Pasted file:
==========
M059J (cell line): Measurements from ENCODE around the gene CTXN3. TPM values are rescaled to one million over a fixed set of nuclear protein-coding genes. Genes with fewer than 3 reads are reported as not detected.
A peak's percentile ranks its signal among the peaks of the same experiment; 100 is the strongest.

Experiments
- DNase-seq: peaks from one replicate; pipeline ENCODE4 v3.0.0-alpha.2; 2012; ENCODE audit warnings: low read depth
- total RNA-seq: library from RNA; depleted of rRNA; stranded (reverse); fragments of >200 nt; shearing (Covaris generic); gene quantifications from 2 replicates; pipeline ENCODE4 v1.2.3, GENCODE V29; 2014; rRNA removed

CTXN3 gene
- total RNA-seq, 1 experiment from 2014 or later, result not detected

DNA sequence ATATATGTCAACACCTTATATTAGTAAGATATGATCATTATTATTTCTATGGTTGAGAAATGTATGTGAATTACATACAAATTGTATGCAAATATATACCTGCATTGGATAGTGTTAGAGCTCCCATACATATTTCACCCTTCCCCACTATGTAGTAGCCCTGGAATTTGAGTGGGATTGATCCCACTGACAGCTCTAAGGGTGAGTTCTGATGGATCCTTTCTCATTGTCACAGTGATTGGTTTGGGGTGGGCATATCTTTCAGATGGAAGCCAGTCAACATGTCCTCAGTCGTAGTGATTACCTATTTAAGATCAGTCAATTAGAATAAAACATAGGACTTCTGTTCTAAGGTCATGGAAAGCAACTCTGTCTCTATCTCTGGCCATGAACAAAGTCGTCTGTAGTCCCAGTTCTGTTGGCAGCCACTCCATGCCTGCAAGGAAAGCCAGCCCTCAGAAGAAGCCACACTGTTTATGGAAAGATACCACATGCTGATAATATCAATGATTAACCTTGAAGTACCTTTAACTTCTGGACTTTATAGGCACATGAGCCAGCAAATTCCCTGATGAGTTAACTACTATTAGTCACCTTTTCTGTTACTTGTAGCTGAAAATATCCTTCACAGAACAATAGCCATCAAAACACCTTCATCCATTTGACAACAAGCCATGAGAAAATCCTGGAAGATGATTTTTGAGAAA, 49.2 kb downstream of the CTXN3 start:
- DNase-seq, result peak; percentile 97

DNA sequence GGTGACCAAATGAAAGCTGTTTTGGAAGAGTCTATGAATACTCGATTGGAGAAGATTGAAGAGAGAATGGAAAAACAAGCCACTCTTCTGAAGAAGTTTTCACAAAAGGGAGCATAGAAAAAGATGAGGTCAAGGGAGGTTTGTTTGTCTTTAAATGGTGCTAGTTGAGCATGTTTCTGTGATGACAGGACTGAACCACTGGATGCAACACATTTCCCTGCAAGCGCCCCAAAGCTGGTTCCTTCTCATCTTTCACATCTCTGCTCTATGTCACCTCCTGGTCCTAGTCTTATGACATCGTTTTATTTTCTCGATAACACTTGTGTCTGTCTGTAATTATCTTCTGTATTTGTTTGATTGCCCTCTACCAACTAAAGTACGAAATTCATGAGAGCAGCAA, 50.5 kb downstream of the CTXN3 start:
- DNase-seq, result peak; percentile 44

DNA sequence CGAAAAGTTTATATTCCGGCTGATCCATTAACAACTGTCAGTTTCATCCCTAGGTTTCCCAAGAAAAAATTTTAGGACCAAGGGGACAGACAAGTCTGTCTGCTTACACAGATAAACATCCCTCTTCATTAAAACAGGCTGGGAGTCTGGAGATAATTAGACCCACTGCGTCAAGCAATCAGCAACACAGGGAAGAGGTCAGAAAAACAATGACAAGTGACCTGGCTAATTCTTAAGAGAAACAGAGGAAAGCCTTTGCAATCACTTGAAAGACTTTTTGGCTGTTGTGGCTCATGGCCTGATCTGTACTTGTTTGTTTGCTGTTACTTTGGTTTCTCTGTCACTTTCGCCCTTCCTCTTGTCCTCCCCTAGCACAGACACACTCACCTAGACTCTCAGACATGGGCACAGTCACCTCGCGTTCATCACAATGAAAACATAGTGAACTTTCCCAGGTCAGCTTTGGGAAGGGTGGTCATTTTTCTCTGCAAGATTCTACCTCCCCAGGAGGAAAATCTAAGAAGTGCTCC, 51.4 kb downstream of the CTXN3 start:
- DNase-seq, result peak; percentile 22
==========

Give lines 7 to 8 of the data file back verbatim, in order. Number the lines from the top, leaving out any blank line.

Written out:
- total RNA-seq, 1 experiment from 2014 or later, result not detected

DNA sequence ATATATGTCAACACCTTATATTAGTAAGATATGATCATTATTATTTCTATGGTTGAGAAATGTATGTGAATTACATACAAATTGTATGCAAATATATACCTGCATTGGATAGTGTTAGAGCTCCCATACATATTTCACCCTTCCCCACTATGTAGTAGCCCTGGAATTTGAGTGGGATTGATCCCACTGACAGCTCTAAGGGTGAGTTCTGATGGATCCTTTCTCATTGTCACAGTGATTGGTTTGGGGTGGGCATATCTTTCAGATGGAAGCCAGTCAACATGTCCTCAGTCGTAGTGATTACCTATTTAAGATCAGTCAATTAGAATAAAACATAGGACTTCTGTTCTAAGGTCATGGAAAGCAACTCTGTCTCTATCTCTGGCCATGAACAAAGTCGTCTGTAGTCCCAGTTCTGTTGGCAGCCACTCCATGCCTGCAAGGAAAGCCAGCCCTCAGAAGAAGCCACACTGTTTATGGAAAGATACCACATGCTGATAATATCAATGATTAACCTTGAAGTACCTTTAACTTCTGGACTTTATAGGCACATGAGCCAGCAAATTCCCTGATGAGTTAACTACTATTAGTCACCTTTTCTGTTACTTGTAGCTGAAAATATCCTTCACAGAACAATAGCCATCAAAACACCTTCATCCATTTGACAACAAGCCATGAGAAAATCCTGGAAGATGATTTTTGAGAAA, 49.2 kb downstream of the CTXN3 start: